Cracks may occur in concrete construction for a variety of reasons. Indeed, unless appropriate measures are taken to control it, cracking in concrete construction is inevitable because concrete, like most other building materials, moves with changes in its moisture content. Specifically, it shrinks as it loses moisture. Being a brittle material it is liable to crack as it shrinks, unless appropriate measures are taken to prevent this, e.g. by the provision of control joints.
Shrinkage cracking, although, perhaps, the most common form of cracking in concrete construction, is not the only form. Cracks may occur also due to settlement of the concrete, movement of the formwork before the concrete member is able to sustain its own weight, or due to changes in the temperatures of the concrete and the resulting thermal movement.
Appropriate measures will at least minimise, if not prevent entirely, these forms of cracking. In all cases, ensure that it does not occur in a random fashion to the detriment of the appearance and long-term durability of the surface.
Cracks which form before concrete has fully hardened, that is in less than eight hours, say, are known as prehardening cracks. There are three main types:
- Plastic shrinkage cracks
- Plastic settlement cracks
- Cracks caused by formwork movement
All occur as a result of construction conditions and practices although, obviously, faulty formwork design may lead to its movement and/or failure. Prehardening cracks are usually preventable by the adoption of good construction procedures.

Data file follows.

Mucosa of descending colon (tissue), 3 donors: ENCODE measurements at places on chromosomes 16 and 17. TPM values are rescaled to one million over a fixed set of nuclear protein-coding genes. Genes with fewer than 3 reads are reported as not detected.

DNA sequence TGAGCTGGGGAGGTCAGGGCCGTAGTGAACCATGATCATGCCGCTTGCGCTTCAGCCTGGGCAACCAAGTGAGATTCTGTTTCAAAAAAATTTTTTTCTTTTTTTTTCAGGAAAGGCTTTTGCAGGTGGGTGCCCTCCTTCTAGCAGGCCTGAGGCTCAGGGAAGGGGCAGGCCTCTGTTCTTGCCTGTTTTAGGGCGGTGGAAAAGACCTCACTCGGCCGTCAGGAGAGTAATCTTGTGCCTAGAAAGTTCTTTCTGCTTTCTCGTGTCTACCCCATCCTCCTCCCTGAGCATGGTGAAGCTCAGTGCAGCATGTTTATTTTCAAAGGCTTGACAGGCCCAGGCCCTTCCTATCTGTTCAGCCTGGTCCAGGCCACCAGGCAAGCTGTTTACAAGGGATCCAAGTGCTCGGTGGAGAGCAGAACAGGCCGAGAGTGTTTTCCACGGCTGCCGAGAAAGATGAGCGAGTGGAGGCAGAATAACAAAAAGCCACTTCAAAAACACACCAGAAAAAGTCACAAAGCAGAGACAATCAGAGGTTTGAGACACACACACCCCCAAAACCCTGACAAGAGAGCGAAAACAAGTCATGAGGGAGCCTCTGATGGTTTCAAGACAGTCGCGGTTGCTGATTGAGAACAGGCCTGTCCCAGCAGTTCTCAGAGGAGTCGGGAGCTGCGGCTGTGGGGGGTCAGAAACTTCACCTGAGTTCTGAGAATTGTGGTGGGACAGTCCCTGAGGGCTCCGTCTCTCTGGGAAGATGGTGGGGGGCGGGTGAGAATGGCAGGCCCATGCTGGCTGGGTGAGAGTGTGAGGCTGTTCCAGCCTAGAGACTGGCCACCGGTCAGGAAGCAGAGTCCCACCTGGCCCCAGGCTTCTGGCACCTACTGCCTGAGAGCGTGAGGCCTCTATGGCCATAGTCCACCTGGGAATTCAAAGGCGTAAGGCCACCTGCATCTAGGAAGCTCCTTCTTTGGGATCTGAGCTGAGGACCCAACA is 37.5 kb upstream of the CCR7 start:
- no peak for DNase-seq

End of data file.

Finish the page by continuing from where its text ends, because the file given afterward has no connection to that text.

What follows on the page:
Plastic Shrinkage Cracks
Plastic shrinkage cracks are formed in the surface of the concrete whilst it is still plastic, that is before it has set and begun to harden, although they may not become visible until some time later. They are due to the too rapid loss of moisture from the surface of the concrete, e.g. during hot, dry and windy conditions. Thus, they are a form of drying shrinkage crack.
Usually, they form without any regular pattern and may range from as little as 25mm to as much as 2m in length. They are fairly straight and vary from a hairline to perhaps 3mm in width. They generally occur in hot weather.
This nomogram may be used to estimate the likelihood of plastic shrinkage cracking occurring and, hence, the need for suitable precautions to be taken. As may be seen the factors which affect the rate of evaporation of moisture from the surface include:
- Air temperature
- Relative humidity
- Concrete temperature
- Wind velocity
Where these factors combine to produce a rate of evaporation greater than 1kg/m2/h, then plastic shrinkage cracking is likely and precautions should be taken. As may be noted, high air temperatures are not necessary for this to occur; concrete temperature and wind velocity have a greater effect.
Prevent Plastic Shrinkage Cracking
The most effective way to reduce the risk of plastic shrinkage cracking is to prevent rapid loss of moisture from the surface of the concrete. Practices to achieve this are:
- Dampen sub-grade and forms ensuring any excess water is removed prior to placing concrete.
- In hot weather, lower the temperature of the fresh concrete by using cool aggregates and chilled mixing water.
- Add polypropylene fibres to the concrete mix.
- Erect wind breaks to reduce wind velocity over the concrete surface.
- Use aliphatic alcohols sprayed over the surface prior to and after finishing before curing can commence to reduce rate of evaporation from the surface.
- Commence curing promptly after finishing is complete and ensure the surface is subject to continuous curing.
Re-vibration of Concrete